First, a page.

After being moved to a different hospital where he'll remain until "at least" the end of the week, there are mounting fears over the state of Prince Philip's health.
The 99-year-old Duke of Edinburgh was transferred today from King Edward VII's Hospital to St Bartholomew's Hospital, a statement from Buckingham Palace announced, "where doctors will continue to treat him for an infection, as well as undertake testing and observation for a pre-existing heart condition".
"The Duke remains comfortable and is responding to treatment but is expected to remain in hospital until at least the end of the week," the palace said.
Philip – the longest-serving royal consort in British history – was first admitted to King Edward VII hospital on February 16 as a "precautionary measure", making his time there his longest hospital stay to date. He will turn 100 on June 10.
The Duke is no stranger to being hospitalised, having received treatment for various health conditions over the years, including a blocked coronary artery in 2011, a bladder infection in 2012 and exploratory surgery on his abdomen in 2013.
Following a two-night hospitalisation for an infection in 2017, he retired from public duties at the age of 96, and underwent a hip operation 12 months later. He then spent four nights at King Edward Hospital in December 2019, where he was treated for what was described as a "pre-existing condition" and was discharged on Christmas Eve that year.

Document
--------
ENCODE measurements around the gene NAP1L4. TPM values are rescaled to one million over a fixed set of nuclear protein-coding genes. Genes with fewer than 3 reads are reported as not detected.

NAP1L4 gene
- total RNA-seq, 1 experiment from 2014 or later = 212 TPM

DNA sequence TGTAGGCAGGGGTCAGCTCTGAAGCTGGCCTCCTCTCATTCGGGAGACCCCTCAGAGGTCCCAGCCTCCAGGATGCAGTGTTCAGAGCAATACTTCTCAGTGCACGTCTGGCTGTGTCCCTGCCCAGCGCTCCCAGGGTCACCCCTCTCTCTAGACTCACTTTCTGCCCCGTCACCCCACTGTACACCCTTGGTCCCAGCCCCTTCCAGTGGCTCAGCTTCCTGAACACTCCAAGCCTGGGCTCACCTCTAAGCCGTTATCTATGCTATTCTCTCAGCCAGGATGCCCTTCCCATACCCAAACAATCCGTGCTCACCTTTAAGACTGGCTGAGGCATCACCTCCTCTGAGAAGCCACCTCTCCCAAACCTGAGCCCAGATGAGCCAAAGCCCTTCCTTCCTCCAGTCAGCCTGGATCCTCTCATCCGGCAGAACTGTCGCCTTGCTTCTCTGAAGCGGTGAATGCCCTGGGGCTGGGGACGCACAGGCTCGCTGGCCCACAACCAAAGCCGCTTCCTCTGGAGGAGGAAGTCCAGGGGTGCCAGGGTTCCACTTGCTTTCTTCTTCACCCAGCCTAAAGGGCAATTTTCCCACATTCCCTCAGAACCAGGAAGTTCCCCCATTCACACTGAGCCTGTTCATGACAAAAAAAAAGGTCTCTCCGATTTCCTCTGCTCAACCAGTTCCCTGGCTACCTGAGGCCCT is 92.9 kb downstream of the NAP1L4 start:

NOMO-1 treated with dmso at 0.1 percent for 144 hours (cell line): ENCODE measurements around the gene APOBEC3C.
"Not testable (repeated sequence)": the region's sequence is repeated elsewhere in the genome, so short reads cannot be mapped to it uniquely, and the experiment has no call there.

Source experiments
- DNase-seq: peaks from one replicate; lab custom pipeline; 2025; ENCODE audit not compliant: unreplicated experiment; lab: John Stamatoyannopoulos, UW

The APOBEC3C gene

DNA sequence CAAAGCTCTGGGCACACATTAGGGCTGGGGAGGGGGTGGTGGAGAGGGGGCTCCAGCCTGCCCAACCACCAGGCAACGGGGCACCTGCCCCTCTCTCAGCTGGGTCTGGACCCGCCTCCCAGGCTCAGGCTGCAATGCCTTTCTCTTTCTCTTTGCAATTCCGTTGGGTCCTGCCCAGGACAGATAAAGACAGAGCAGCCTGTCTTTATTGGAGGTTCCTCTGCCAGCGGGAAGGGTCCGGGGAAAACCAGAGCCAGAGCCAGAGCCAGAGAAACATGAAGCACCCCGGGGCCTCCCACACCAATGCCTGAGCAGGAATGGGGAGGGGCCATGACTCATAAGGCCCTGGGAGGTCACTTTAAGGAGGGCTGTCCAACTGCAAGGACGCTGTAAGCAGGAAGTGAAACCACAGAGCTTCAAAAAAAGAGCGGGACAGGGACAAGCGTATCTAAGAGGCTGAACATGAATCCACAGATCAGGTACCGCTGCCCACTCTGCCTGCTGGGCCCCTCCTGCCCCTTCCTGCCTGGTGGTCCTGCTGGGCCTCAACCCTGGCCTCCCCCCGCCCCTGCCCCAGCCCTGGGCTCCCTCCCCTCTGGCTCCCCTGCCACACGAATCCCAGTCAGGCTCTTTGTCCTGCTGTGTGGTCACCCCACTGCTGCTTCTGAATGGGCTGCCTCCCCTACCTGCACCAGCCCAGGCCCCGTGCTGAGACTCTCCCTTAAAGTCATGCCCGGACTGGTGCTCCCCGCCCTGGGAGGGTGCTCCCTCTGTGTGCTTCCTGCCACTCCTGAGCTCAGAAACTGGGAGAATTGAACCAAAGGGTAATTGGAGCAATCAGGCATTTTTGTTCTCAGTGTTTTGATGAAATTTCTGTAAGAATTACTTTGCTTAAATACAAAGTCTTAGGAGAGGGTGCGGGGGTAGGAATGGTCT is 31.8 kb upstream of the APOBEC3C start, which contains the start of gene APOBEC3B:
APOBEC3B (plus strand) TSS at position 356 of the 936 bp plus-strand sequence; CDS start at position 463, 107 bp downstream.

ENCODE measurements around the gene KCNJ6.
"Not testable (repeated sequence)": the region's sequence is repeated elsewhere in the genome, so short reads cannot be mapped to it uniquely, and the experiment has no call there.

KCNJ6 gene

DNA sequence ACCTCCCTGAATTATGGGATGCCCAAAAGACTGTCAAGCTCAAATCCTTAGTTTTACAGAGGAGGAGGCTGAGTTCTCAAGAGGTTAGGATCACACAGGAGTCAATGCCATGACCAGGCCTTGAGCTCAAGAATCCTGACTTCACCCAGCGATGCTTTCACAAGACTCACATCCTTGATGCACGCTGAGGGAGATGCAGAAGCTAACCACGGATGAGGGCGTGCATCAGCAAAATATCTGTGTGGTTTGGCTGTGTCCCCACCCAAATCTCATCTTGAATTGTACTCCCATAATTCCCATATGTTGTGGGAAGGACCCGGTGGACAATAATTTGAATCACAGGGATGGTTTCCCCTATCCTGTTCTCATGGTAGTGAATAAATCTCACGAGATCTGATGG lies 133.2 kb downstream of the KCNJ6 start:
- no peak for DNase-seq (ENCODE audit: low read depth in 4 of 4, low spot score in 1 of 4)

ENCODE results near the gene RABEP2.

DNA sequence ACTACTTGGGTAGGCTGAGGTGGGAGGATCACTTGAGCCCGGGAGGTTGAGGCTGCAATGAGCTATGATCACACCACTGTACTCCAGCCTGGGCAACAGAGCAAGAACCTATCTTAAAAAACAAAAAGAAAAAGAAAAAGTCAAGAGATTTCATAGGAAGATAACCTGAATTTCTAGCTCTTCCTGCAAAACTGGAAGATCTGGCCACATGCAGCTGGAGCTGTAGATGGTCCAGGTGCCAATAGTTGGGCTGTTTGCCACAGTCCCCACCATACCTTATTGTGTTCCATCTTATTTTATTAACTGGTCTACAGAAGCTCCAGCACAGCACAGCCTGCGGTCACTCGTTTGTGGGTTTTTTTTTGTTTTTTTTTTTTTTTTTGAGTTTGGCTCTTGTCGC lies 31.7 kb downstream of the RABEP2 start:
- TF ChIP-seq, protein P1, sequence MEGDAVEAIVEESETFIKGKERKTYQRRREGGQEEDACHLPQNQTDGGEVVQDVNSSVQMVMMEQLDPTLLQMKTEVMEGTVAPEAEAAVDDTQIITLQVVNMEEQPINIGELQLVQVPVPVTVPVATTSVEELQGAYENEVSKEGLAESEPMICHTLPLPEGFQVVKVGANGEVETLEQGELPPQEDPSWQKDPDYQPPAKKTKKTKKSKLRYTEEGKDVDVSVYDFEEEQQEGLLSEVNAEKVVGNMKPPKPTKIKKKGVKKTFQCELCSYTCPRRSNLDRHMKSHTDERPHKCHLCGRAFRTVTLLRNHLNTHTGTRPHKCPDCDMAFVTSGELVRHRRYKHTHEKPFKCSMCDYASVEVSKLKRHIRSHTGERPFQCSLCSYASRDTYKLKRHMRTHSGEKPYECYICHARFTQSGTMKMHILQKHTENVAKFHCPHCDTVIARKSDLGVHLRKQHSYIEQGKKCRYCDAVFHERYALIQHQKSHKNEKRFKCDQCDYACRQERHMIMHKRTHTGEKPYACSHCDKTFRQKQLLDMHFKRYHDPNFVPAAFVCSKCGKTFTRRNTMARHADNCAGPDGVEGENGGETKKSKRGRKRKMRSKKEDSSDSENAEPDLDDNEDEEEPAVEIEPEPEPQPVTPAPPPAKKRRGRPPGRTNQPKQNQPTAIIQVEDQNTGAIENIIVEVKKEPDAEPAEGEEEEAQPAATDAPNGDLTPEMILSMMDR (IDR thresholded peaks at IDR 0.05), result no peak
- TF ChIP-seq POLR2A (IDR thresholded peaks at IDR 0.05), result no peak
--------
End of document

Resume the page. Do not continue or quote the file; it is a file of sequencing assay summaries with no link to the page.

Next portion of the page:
But the mood inside Windsor Castle has "shifted" after today's hospital move, royal editor at The Mirror, Russell Myers, told The Today Show this morning.
"Today the mood did shift," Myers said. "Certainly the staff I spoke to at Windsor Castle said it was a definite shift in the feeling towards Prince Philip.
"The palace have not wished to give a running commentary on this.
"(But) it's a bit more serious than we were first led to believe. I think everyone has their fingers crossed for him."
He added it was important "not to prejudge the health of a 99-year-old".
"We know Prince Philip has been in hospital for two weeks. He's certainly going to stay there until the end of the week," Myers said.
"He had trouble with his heart in 2011. It seems as though he needs to stay in the hospital for them to observe his heart this time."
Veteran royal photographer Arthur Edwards told the show last week he'll only worry about the Duke's health if the Queen turns up for a visit.
The Duke's transfer comes a day after the Queen's former press secretary claimed Prince Charles had been asked to visit his father's bedside to discuss the royal family.
Dickie Arbiter, who served the Queen from 1988 to 2000, said the Duke would have "requested" his son's presence when Prince Charles visited him the weekend before last.
Arbiter told True Royalty TV's The Royal Beat that the father-son visit was likely an emotional one.
"I think it was at the request of the Duke that the Prince of Wales visited," Arbiter said.
"To lay the ground. Look, the man is 99, he is in with an infection. My guess is that he will come out, he will walk out and he will go back to Windsor.
"But eventually he is going to die and he was just saying to Charles, 'One day you are going to be the leading man of the family.'"
Prince Charles was seen leaving the hospital last weekend with tears in his eyes after spending around 30 minutes with his father.
Meanwhile, Prince Edward, the youngest child of the Queen and the Duke, told Sky News he had spoken to his father on the phone and the family were "keeping their fingers crossed".
The Earl of Wessex said the Duke was "a lot better, thank you very much indeed, and he's looking forward to getting out, which is the most positive thing. So we keep our fingers crossed".
Prince Edward said the family had received "brilliant and lovely messages" and that "we really appreciate that and so does he".